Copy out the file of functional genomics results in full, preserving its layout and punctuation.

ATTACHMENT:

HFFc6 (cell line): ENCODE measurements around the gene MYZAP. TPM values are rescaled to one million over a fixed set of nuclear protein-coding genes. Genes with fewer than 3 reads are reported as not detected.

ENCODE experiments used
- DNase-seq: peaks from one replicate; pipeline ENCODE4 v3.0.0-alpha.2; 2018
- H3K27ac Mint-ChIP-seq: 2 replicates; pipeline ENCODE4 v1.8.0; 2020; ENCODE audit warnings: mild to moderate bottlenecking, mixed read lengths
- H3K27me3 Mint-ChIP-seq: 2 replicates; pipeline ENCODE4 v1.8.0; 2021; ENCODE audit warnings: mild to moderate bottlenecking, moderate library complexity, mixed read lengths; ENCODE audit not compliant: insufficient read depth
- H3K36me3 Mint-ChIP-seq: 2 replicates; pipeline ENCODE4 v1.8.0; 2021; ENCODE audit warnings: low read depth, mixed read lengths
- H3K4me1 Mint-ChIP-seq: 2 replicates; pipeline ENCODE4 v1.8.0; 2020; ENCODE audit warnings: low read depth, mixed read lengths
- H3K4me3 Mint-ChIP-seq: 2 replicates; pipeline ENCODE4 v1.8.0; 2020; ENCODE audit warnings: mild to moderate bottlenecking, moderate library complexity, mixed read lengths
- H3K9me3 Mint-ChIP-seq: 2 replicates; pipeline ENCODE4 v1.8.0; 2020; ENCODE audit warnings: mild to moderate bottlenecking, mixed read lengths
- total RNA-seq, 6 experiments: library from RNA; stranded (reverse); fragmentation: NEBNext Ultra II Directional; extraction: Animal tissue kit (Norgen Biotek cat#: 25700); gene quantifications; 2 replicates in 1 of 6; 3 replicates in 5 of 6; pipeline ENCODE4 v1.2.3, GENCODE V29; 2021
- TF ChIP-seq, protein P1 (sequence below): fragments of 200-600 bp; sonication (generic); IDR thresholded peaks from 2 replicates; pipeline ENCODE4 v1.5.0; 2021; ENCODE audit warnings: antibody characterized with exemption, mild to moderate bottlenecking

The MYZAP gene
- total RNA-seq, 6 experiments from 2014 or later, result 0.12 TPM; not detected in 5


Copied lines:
HFFc6 (cell line): ENCODE measurements around the gene MYZAP. TPM values are rescaled to one million over a fixed set of nuclear protein-coding genes. Genes with fewer than 3 reads are reported as not detected.

ENCODE experiments used
- DNase-seq: peaks from one replicate; pipeline ENCODE4 v3.0.0-alpha.2; 2018
- H3K27ac Mint-ChIP-seq: 2 replicates; pipeline ENCODE4 v1.8.0; 2020; ENCODE audit warnings: mild to moderate bottlenecking, mixed read lengths
- H3K27me3 Mint-ChIP-seq: 2 replicates; pipeline ENCODE4 v1.8.0; 2021; ENCODE audit warnings: mild to moderate bottlenecking, moderate library complexity, mixed read lengths; ENCODE audit not compliant: insufficient read depth
- H3K36me3 Mint-ChIP-seq: 2 replicates; pipeline ENCODE4 v1.8.0; 2021; ENCODE audit warnings: low read depth, mixed read lengths
- H3K4me1 Mint-ChIP-seq: 2 replicates; pipeline ENCODE4 v1.8.0; 2020; ENCODE audit warnings: low read depth, mixed read lengths
- H3K4me3 Mint-ChIP-seq: 2 replicates; pipeline ENCODE4 v1.8.0; 2020; ENCODE audit warnings: mild to moderate bottlenecking, moderate library complexity, mixed read lengths
- H3K9me3 Mint-ChIP-seq: 2 replicates; pipeline ENCODE4 v1.8.0; 2020; ENCODE audit warnings: mild to moderate bottlenecking, mixed read lengths
- total RNA-seq, 6 experiments: library from RNA; stranded (reverse); fragmentation: NEBNext Ultra II Directional; extraction: Animal tissue kit (Norgen Biotek cat#: 25700); gene quantifications; 2 replicates in 1 of 6; 3 replicates in 5 of 6; pipeline ENCODE4 v1.2.3, GENCODE V29; 2021
- TF ChIP-seq, protein P1 (sequence below): fragments of 200-600 bp; sonication (generic); IDR thresholded peaks from 2 replicates; pipeline ENCODE4 v1.5.0; 2021; ENCODE audit warnings: antibody characterized with exemption, mild to moderate bottlenecking

The MYZAP gene
- total RNA-seq, 6 experiments from 2014 or later, result 0.12 TPM; not detected in 5